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Looking for a New Space to Call Home for Your Business? Three Common Types of Commercial Leases – Their Pros and Cons

Jul 02 2014

Looking for a New Space to Call Home for Your Business? Three Common Types of Commercial Leases – Their Pros and Cons

Tags: leases

In commercial real estate leasing, the three most common types of leases are: a Gross Lease, a Triple Net Lease, and a Modified Triple Net Lease. While the terms of any given lease will vary from building to building and landlord to landlord, this Update covers the basic elements of each of these three lease types.

Triple Net Leases
Triple Net Leases (or a net-net-net lease) are typical in a situation where there is a single tenant building and the lease will be long-term. A triple net lease is as close as a tenant can get to "owning" the building without actually having their name on the deed. The rent payable to the landlord is net of taxes, insurance, and maintenance expenditures. A tenant will pay a monthly base rent, along with property and real estate taxes, insurance on the building, and substantially all maintenance costs. Maintenance costs in a triple net lease will generally include both operational expenses and capital expenditures. Operational expenses will include recurring expenses such as cleaning, landscaping, snow removal, and routine maintenance, while capital expenses include extraordinary, non-routine expenses such as repair of structural components (like the roof) or replacement of the HVAC system.

Pros: Higher level of control over the building; base rent is usually lower than the other two types of leases.

Con: High level of responsibility for all elements of the building with substantial added cost responsibilities.

Modified Triple Net Leases
A modified triple net lease is commonly seen in a multi-tenant commercial facility. Rent will be net of taxes, insurance, and operational maintenance expenditures. Typically, capital expenditures will be handled in one of two ways: (1) the expenditures will be the responsibility of the landlord or (2) the expenditures will be depreciated, and the tenant will pay for depreciation during the lease term. For example, if a newly installed HVAC system has a useful life of 15 years, and the lease term is 5 years, the tenant will be charged for 5 years of the HVAC's useful life. Common area utilities and operating expenses will often be assessed against the tenant in this type of lease with the landlord typically estimating the expenses and charging the tenant for its pro-rata portion based on the tenant's square footage, with a reconciliation of actual expenses versus budgeted expenses to be made at year end.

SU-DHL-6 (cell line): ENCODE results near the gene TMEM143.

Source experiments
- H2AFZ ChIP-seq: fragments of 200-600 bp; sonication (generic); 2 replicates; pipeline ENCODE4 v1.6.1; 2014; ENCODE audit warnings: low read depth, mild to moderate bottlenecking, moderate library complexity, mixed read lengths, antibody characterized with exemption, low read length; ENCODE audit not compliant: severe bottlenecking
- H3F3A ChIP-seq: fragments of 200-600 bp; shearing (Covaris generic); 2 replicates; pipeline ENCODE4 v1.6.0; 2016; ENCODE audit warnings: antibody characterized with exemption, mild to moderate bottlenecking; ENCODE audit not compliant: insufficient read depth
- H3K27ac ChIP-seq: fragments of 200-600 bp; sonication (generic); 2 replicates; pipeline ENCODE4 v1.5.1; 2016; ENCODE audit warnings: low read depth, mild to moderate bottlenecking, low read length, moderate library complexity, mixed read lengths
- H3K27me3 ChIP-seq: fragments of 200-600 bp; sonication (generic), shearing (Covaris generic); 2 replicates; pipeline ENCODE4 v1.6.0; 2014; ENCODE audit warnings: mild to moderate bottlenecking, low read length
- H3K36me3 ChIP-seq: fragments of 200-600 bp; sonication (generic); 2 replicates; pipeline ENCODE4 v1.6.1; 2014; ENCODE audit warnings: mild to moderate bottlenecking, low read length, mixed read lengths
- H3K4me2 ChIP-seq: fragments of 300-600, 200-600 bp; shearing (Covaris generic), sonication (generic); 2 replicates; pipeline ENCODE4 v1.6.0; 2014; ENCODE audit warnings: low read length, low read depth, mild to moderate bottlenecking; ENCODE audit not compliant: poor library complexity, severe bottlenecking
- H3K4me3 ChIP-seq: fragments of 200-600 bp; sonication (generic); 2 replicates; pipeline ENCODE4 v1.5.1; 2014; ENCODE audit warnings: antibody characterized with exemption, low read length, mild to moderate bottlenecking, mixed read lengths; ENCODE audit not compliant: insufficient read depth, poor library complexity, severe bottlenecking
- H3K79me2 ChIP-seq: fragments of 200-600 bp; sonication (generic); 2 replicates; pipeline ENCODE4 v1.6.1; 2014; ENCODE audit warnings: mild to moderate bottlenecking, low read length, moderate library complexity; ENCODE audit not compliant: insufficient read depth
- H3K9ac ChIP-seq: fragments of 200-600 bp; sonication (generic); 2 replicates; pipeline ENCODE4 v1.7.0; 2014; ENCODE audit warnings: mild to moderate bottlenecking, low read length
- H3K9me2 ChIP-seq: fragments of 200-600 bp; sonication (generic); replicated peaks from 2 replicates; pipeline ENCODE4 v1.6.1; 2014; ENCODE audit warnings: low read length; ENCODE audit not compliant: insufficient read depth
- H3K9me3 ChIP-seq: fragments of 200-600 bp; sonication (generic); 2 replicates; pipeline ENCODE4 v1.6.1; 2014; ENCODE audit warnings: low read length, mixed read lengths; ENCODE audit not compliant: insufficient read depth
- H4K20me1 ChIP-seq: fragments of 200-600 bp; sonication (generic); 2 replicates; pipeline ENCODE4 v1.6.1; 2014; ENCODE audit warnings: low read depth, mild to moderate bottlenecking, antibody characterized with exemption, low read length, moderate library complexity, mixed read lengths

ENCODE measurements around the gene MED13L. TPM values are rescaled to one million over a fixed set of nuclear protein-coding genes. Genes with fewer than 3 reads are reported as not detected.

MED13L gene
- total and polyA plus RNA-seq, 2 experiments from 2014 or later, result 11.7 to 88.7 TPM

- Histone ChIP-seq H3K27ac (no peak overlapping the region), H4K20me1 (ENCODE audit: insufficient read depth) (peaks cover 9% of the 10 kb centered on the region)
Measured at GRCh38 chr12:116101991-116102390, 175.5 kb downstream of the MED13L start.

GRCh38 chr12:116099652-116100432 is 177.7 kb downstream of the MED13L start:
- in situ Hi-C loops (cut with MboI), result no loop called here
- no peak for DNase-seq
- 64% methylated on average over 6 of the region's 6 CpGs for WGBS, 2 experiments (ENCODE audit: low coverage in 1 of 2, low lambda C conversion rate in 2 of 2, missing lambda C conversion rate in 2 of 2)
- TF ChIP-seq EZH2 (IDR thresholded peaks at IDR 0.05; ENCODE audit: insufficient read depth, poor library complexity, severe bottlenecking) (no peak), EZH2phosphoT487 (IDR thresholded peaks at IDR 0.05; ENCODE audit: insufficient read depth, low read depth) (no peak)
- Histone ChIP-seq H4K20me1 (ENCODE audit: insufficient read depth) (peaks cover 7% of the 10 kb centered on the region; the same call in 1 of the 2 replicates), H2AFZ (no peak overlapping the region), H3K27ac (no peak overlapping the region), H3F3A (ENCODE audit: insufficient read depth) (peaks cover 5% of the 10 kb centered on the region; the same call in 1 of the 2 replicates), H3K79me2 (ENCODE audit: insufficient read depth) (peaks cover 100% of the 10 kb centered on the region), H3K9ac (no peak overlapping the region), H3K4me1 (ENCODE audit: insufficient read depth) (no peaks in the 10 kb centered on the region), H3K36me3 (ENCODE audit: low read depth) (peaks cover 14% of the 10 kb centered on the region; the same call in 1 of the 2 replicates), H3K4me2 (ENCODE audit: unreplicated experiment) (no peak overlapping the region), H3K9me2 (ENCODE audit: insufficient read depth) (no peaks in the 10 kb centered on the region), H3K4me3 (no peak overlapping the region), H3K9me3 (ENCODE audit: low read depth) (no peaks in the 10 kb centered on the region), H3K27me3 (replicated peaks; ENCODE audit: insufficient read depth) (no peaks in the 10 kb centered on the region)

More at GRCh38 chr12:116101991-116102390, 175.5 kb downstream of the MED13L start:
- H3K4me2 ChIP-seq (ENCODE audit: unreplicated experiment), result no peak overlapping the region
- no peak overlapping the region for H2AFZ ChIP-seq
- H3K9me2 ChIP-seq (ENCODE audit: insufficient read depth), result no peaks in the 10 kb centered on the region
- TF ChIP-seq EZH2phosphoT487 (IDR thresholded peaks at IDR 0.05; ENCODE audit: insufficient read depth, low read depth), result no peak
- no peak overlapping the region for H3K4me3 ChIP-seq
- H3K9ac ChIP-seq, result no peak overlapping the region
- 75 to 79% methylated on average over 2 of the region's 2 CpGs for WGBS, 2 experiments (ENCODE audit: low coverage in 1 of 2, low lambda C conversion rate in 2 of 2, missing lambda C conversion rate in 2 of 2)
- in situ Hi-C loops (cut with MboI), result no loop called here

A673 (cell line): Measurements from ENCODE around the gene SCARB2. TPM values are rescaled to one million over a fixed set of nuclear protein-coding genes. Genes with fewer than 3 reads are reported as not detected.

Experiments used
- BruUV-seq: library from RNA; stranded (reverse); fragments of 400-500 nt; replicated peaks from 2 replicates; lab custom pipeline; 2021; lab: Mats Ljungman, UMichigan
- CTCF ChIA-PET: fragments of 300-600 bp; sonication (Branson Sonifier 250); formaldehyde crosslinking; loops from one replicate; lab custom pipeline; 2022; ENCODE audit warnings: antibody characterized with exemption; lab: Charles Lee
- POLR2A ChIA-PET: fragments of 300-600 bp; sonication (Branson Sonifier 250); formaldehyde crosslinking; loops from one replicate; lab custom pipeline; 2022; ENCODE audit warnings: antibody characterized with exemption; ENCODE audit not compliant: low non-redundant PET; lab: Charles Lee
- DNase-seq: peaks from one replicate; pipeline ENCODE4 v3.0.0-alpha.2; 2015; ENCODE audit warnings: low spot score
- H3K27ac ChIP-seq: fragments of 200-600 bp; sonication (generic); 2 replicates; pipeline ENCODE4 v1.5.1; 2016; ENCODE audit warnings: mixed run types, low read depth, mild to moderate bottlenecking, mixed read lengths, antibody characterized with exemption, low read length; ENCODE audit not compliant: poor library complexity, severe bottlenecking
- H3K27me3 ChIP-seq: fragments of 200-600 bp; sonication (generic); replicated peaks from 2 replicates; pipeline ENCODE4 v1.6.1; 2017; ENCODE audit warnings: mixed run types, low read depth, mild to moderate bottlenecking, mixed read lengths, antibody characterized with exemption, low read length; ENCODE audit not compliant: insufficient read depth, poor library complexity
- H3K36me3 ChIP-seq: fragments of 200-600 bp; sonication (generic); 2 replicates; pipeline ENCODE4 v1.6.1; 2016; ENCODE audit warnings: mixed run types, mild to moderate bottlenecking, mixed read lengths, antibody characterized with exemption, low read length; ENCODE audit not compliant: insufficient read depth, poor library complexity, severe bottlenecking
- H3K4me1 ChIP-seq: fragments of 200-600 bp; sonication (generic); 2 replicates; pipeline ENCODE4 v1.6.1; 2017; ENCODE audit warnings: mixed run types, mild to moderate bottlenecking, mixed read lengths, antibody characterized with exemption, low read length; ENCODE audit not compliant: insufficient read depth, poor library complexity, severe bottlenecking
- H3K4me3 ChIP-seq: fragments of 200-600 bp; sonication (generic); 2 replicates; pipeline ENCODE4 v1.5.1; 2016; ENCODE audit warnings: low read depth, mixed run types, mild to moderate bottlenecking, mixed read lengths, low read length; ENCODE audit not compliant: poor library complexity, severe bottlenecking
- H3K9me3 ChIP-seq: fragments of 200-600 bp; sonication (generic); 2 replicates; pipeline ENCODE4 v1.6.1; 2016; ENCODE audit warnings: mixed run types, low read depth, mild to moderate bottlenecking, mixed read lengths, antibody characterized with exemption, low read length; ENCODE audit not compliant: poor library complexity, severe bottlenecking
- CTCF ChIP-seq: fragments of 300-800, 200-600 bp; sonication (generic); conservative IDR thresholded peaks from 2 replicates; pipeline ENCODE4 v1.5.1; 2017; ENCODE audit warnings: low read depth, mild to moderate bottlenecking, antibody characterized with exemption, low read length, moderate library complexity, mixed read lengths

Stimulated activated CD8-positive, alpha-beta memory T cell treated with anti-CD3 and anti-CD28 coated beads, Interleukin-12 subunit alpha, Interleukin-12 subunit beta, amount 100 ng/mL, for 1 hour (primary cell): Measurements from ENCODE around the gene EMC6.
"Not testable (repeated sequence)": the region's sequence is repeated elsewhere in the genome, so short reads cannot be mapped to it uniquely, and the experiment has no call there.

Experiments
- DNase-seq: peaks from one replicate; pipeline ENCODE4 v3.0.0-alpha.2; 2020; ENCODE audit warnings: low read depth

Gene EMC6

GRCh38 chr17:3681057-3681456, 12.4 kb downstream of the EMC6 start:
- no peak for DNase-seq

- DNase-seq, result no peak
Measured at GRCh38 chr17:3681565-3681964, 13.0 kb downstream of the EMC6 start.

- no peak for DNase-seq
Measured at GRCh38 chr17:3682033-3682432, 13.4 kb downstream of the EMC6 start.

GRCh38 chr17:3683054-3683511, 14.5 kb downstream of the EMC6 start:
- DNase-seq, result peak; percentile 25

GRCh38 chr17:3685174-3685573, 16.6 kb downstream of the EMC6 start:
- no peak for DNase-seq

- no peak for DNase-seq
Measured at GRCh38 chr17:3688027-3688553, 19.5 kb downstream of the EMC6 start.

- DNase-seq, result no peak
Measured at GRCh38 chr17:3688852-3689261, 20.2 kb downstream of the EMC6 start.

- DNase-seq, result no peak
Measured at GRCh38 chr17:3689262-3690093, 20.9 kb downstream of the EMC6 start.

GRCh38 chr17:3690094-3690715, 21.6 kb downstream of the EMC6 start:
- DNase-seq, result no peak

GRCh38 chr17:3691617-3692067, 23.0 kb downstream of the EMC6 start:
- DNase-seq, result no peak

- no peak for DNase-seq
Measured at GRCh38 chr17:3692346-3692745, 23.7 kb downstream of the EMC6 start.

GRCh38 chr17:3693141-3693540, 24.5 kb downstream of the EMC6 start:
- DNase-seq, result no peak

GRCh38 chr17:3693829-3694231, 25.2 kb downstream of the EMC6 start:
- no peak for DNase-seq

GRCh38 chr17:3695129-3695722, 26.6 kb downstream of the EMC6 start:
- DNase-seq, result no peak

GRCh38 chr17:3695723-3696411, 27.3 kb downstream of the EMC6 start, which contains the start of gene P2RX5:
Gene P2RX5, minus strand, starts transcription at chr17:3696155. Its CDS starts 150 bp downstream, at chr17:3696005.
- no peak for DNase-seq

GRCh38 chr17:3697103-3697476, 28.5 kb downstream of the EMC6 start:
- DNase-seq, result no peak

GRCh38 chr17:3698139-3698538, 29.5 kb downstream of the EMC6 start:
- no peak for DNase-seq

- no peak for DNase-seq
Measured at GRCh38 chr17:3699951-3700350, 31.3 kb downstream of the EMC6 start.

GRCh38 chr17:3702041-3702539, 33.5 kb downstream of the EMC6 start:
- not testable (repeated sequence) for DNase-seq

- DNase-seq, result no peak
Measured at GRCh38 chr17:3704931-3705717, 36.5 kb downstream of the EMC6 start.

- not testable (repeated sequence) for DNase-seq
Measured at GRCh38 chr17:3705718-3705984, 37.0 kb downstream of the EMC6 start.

Pros: Transparency in building operating expenses; base rent is generally lower than a gross lease.

Con: Triple net costs are often not fixed and are subject to fluctuation (usually increases).

Gross Rent Leases
Gross rent leases are routinely found in residential settings, however this type of lease can also be found in some commercial spaces (such as shopping centers). The gross rent lease is "all-inclusive." The tenant pays a set rental rate, and the landlord is solely responsible for all other expenses (including taxes, insurance, and maintenance). While this lease is very tenant-friendly, the rental rate will usually be higher than the base rent of a triple net or modified triple net lease in order to offset the costs that the landlord will incur.

Pros: Easy for tenant to budget for lease costs; no responsibility for maintenance costs.

Con: Rental rates can be significantly higher than a triple net or modified triple net lease.

Please contact a member of our Business and Corporate Law Section or our Real Estate Section if you would like more information on your leasing options.


von Briesen & Roper Legal Update is a periodic publication of von Briesen & Roper, s.c. It is intended for general information purposes for the community and highlights recent changes and developments in the legal area. This publication does not constitute legal advice, and the reader should consult legal counsel to determine how this information applies to any specific situation.